Marino and Langland qualified for the U.S. big air and slopestyle team Saturday, joining the already qualified Anderson, who won slopestyle’s debut in Sochi.

Anderson, Marino and Langland swept the podium in that order at the last Olympic qualifier in slopestyle in Mammoth Mountain, Calif.

They also made up three of the top four riders at the 2017 X Games big air and slopestyle.

The U.S. has never swept the Winter Olympic medals in a women’s event but could do so in big air, slopestyle and even snowboard halfpipe in PyeongChang.

MORE: U.S. Olympic roster

While Anderson is the veteran, an X Games medalist 11 of the last 12 years, Marino and Langland represent the new wave of U.S. big air and slopestyle riders.

Marino, a 20-year-old from Connecticut who trains in Quebec, earned slopestyle and big air medals at X Games Aspen and Oslo last year in her debuts at those events.

They included slopestyle gold in Aspen over Anderson.

Langland, a 17-year-old from Southern California who plays the ukulele, guitar and piano, won the first X Games women’s big air title last year and took bronze in slopestyle in 2016.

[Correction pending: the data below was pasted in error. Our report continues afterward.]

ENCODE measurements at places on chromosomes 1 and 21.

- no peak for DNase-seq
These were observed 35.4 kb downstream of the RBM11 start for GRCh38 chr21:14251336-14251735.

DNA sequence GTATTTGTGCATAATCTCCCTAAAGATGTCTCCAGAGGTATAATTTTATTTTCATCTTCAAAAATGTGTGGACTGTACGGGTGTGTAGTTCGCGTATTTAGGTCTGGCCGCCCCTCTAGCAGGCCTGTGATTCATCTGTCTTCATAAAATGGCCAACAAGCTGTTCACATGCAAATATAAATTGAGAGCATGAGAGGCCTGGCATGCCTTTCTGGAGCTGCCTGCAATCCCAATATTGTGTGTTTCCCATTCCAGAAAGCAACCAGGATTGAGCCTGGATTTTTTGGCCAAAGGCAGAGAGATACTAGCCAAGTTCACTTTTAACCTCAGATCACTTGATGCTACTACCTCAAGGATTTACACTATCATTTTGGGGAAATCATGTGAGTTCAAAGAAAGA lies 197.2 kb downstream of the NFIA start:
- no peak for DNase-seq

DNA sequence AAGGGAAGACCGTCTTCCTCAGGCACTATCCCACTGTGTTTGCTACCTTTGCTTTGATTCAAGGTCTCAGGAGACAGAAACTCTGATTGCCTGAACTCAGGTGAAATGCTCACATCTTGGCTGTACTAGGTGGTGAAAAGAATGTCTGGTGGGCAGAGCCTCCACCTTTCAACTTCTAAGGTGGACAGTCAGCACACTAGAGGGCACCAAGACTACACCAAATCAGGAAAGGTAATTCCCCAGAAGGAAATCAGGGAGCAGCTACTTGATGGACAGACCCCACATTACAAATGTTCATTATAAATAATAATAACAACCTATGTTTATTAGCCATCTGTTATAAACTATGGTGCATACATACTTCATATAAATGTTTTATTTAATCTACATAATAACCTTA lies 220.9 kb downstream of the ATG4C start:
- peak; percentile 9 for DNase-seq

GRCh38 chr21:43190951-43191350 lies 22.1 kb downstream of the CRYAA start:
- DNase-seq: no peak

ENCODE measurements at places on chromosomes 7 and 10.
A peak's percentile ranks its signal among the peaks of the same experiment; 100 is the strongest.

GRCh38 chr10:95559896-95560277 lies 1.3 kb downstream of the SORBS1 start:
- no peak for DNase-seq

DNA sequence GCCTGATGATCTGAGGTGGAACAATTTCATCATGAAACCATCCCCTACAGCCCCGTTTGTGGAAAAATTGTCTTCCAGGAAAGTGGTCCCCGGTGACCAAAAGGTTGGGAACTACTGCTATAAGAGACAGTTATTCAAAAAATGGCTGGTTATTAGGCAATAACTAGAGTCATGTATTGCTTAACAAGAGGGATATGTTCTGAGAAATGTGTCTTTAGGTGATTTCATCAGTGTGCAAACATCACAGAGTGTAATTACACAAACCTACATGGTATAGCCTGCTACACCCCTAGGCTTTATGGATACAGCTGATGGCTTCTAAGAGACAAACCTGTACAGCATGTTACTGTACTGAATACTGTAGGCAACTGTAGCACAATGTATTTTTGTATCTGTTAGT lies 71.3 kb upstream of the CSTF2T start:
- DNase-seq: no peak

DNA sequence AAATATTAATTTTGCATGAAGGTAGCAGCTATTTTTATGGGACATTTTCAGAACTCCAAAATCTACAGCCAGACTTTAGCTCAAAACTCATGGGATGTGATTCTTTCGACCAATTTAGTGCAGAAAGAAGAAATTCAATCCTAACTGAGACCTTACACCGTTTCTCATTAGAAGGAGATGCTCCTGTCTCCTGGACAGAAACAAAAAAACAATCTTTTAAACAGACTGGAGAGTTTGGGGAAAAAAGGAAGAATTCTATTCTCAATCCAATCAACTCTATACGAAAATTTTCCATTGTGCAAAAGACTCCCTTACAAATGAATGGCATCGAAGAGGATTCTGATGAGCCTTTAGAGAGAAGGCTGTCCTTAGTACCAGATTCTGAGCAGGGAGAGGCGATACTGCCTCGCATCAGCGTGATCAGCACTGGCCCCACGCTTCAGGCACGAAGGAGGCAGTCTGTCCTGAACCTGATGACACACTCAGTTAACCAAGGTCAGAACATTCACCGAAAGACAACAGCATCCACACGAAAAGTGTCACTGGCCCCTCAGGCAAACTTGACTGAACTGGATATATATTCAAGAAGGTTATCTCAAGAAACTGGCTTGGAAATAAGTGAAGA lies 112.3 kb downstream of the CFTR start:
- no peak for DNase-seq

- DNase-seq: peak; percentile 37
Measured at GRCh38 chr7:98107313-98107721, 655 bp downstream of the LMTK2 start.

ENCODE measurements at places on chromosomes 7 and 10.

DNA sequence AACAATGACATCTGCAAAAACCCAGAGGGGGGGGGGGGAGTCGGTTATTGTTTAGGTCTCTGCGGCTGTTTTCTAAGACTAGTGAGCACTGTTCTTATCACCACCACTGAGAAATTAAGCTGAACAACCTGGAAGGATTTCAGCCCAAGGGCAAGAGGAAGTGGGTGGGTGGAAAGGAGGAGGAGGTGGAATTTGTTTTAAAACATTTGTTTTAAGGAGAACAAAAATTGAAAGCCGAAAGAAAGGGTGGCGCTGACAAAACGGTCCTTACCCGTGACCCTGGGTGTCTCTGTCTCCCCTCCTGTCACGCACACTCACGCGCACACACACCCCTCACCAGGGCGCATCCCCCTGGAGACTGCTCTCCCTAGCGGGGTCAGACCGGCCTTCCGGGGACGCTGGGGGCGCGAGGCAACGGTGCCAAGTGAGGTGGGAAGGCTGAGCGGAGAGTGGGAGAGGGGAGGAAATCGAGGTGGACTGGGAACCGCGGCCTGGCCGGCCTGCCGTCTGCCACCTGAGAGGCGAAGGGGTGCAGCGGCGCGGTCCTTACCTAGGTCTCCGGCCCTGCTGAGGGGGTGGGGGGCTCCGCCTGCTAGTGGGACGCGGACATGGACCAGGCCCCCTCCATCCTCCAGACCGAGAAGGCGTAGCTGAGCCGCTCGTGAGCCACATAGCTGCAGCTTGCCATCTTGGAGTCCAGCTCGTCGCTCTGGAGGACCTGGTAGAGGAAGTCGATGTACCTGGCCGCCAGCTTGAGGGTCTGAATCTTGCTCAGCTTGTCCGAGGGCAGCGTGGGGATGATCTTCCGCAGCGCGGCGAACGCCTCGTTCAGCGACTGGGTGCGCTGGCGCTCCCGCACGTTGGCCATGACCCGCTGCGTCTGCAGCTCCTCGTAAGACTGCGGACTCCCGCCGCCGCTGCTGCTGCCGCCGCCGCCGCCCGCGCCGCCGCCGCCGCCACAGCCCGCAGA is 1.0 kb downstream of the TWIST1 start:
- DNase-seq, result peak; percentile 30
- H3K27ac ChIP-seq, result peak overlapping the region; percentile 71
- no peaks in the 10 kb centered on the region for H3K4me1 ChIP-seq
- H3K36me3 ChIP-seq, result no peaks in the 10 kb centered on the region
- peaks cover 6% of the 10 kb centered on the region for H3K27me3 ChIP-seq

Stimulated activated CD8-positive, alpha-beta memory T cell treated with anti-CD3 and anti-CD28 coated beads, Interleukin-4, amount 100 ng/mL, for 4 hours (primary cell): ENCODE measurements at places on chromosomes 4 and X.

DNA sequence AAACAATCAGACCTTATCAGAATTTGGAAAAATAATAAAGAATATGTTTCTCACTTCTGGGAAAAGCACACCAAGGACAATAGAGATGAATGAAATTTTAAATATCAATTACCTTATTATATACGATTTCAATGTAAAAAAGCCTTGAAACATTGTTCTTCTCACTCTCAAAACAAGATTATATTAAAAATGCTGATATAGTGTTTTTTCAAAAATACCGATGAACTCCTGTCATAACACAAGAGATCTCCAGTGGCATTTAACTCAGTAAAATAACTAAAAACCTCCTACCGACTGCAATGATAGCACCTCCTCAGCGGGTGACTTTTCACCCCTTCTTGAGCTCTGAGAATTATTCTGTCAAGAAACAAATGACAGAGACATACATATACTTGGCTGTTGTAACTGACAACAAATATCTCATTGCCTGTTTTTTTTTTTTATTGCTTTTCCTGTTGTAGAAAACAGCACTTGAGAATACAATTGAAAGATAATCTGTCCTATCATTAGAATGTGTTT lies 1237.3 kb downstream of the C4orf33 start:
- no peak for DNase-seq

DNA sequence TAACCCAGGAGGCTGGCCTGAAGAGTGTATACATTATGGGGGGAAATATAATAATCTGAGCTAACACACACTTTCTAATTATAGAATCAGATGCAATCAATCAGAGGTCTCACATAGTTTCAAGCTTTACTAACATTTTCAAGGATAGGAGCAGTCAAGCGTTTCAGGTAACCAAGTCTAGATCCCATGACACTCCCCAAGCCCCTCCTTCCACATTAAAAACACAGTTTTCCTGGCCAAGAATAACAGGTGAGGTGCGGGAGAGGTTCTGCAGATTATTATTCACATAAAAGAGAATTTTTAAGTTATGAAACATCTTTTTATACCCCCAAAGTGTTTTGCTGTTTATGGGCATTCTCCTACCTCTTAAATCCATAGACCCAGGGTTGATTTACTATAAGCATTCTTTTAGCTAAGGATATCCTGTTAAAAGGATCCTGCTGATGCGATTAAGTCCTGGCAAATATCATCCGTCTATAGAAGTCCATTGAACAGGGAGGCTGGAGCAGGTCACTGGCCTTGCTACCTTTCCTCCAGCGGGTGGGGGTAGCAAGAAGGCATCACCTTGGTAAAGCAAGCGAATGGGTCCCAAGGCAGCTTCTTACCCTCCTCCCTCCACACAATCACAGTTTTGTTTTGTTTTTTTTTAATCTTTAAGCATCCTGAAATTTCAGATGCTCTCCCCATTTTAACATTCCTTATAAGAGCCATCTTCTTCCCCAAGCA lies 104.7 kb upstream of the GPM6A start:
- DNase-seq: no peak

Born in 2000, she is younger than any previous female Olympic snowboarding medalist.

“She reminds me of a younger me,” Anderson said, according to NBC Olympic Research.

The U.S. could add a fourth woman to the big air/slopestyle team, likely either Jessika Jenson or Ty Walker, a pair of 2014 Olympians in slopestyle.

The U.S. men are not as strong internationally in big air and slopestyle, where the Olympic favorites hail from Canada and Norway.

Kyle Mack won the last qualifier Saturday — without the top international riders in the field — to clinch the third and last automatic spot on the men’s big air/slopestyle team.

Chris Corning and Red Gerard previously qualified for PyeongChang. A fourth rider can be added via discretionary selection.

U.S. Olympic Qualifying Standings
Snowboard Big Air/Slopestyle 
(through five of five events)
Three riders auto qualify per gender; one possible discretionary spot
1. Chris Corning — 2,000* QUALIFIED
1. Red Gerard — 2,000* QUALIFIED
3. Kyle Mack — 1,800* QUALIFIED

4. Chandler Hunt — 1,400* (2nd and 3rd)
5. Ryan Stassel — 1,400 (2nd and 3rd)

1. Jamie Anderson — 2,000* QUALIFIED
2. Julia Marino — 1,800* QUALIFIED
3. Hailey Langland — 1,600* QUALIFIED
4. Jessika Jenson — 1,600 (1st and 3rd)
5. Ty Walker — 1,300 (2nd and 4th)
*Has automatic qualifying minimum of one top-three result against entire field.